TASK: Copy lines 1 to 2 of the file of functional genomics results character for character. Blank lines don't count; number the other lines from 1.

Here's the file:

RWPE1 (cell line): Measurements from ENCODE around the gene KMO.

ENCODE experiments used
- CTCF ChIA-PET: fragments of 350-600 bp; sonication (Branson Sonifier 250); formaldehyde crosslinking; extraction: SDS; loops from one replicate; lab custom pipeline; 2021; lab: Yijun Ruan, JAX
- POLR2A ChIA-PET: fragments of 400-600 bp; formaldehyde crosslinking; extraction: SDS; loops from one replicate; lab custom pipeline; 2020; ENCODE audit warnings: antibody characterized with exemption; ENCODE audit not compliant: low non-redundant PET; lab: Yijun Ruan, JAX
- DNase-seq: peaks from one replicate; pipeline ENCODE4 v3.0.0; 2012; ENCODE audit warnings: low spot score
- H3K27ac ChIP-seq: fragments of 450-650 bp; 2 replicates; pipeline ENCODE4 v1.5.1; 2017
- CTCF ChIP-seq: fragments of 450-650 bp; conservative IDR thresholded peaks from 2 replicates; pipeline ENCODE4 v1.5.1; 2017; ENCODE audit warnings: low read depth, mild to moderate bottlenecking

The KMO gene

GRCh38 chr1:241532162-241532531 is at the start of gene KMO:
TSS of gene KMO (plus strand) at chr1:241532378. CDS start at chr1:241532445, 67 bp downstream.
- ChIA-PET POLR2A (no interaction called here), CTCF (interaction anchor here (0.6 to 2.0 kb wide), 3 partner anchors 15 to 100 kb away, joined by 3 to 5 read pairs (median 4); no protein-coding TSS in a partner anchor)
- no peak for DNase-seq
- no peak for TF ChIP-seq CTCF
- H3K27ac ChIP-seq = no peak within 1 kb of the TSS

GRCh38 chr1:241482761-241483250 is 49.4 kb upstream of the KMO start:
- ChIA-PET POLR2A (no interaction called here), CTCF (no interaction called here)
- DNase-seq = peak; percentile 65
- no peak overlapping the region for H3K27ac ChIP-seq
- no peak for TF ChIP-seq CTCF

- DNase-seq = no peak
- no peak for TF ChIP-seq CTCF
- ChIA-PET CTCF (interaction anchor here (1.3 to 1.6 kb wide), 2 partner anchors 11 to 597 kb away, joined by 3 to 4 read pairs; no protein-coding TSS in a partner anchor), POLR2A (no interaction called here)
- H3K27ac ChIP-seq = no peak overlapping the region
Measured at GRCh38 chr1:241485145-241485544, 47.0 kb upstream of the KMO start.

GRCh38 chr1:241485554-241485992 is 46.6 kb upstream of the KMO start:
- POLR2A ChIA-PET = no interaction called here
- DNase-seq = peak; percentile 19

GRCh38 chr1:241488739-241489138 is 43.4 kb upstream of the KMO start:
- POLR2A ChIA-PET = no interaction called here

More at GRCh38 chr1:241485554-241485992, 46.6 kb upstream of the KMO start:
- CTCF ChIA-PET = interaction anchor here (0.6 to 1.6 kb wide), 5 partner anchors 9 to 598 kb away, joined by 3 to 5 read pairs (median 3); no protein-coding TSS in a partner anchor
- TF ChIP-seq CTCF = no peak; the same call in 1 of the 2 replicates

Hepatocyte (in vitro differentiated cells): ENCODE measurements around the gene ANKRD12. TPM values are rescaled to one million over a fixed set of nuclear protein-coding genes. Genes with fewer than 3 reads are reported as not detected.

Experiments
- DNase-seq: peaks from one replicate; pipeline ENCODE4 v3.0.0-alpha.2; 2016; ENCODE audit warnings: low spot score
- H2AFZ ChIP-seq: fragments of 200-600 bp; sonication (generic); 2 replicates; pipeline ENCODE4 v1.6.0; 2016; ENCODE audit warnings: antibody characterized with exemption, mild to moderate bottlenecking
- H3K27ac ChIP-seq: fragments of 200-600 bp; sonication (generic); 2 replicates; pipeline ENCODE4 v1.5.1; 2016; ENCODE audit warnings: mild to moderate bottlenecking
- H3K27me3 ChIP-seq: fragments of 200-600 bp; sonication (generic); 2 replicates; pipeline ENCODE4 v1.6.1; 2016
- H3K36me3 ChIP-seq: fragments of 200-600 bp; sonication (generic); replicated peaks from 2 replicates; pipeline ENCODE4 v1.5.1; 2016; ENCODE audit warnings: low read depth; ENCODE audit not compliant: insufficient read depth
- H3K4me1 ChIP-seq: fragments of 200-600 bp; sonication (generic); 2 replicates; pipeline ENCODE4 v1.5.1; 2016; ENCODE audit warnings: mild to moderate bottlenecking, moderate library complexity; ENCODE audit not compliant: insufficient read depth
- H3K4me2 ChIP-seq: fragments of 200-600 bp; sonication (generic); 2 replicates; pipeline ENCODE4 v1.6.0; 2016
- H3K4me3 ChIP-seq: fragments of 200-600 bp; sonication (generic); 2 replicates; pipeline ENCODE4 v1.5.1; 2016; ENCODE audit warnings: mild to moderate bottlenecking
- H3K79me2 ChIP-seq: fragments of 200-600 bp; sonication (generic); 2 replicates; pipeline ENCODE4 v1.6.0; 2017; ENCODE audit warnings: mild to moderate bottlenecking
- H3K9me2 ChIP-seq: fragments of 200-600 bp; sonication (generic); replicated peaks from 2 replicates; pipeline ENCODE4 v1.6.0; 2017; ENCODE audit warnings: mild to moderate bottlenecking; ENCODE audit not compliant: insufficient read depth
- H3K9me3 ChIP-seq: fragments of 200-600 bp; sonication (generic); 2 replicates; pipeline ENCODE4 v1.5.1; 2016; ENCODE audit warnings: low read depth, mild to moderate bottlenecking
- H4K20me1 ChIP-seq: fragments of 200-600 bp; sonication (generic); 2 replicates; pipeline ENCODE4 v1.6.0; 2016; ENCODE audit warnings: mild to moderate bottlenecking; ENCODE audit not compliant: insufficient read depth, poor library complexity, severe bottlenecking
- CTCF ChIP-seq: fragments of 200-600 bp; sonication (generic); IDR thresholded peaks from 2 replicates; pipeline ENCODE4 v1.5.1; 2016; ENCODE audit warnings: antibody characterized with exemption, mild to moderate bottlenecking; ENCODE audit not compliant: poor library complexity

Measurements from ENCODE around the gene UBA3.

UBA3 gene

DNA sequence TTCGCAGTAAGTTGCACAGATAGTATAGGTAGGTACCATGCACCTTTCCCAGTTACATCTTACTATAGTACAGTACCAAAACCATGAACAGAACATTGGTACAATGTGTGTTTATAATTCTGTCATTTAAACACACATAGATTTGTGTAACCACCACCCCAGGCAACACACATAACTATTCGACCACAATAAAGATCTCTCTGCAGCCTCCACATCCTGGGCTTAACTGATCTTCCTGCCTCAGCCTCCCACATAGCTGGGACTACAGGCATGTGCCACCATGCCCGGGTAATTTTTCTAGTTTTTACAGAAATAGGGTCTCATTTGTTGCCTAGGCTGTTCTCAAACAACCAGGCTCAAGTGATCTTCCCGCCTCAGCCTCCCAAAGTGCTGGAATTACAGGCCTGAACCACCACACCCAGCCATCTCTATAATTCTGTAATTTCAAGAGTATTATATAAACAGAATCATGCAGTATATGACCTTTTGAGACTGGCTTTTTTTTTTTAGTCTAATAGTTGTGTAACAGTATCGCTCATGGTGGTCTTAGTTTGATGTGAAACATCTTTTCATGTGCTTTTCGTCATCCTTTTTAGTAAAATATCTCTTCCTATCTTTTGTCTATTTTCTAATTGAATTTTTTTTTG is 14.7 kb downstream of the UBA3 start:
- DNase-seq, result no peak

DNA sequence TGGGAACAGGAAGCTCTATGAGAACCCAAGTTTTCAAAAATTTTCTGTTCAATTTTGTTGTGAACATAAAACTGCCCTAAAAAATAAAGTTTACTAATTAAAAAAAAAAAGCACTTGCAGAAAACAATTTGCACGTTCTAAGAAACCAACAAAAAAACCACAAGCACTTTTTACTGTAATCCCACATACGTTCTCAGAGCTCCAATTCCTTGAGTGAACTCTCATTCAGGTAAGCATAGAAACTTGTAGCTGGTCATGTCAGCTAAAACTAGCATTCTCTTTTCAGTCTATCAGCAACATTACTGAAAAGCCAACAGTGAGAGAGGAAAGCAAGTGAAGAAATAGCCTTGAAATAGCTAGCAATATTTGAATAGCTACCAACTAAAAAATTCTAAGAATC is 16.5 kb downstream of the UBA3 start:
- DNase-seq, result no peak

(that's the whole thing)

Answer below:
RWPE1 (cell line): Measurements from ENCODE around the gene KMO.

ENCODE experiments used